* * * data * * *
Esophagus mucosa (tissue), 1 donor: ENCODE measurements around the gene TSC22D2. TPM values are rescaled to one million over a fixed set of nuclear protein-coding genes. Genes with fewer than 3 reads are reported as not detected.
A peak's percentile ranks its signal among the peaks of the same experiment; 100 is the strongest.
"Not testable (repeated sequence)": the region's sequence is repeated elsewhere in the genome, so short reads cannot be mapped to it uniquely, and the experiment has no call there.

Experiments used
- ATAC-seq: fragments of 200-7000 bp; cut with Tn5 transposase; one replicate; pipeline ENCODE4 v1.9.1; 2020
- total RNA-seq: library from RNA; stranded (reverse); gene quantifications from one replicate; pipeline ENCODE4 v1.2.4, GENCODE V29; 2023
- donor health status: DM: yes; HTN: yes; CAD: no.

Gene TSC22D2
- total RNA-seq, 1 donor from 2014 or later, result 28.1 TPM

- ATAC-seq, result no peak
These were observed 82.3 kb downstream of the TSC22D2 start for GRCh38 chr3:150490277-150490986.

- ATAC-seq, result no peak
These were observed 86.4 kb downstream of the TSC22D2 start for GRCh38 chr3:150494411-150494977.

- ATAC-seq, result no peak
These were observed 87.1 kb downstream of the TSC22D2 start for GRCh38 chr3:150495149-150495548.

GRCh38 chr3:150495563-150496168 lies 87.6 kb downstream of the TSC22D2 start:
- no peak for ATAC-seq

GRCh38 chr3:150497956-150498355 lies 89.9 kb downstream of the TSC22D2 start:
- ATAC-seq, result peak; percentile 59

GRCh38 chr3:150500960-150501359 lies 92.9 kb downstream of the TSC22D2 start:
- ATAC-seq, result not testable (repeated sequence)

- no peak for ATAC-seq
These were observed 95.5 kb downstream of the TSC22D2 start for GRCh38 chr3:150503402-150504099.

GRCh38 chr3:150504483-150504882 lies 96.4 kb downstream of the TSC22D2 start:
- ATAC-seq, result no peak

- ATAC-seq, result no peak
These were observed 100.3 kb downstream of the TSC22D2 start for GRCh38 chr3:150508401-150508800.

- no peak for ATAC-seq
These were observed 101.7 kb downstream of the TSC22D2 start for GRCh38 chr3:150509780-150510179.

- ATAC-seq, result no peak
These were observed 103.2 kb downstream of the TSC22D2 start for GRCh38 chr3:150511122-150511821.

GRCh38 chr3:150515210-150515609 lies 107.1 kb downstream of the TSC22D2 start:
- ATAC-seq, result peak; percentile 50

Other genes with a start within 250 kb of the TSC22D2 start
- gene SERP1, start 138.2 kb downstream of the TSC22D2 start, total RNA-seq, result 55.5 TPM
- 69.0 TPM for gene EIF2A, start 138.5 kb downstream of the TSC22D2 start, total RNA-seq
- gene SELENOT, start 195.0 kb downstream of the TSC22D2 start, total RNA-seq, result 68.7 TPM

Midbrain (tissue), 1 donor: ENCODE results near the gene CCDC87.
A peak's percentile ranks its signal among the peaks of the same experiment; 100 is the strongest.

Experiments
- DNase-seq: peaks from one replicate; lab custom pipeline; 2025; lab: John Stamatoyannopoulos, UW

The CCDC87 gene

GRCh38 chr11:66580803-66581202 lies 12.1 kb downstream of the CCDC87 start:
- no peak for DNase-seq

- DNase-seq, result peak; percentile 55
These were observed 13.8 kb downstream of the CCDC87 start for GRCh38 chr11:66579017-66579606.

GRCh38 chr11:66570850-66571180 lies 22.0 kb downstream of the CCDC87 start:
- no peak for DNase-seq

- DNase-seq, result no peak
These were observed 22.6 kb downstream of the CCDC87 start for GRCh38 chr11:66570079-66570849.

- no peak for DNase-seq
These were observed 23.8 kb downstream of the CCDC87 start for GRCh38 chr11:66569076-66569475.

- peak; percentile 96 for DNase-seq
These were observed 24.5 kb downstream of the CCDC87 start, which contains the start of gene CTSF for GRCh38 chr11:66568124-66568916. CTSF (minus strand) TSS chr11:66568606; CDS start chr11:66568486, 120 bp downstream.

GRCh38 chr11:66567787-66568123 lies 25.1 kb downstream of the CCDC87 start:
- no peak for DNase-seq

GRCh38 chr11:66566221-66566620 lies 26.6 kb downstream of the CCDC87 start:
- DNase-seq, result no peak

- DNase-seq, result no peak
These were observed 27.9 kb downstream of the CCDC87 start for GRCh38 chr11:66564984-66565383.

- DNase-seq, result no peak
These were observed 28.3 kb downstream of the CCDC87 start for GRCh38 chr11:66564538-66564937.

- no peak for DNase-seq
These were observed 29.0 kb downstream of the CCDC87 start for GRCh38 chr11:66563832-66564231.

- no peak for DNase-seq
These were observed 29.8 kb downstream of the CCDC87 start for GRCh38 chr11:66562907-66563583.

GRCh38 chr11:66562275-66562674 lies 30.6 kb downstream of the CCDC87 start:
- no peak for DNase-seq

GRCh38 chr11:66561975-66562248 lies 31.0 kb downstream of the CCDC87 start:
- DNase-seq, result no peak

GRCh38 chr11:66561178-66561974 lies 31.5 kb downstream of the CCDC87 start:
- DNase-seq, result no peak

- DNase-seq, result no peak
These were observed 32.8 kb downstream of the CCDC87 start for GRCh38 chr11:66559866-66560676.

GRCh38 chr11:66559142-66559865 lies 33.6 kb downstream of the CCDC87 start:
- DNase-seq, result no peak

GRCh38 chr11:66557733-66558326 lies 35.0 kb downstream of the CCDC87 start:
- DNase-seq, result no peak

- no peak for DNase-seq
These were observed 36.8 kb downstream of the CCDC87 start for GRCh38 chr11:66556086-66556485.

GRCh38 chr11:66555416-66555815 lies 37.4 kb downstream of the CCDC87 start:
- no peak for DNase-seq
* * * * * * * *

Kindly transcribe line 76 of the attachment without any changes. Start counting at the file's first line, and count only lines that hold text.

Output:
- DNase-seq, result no peak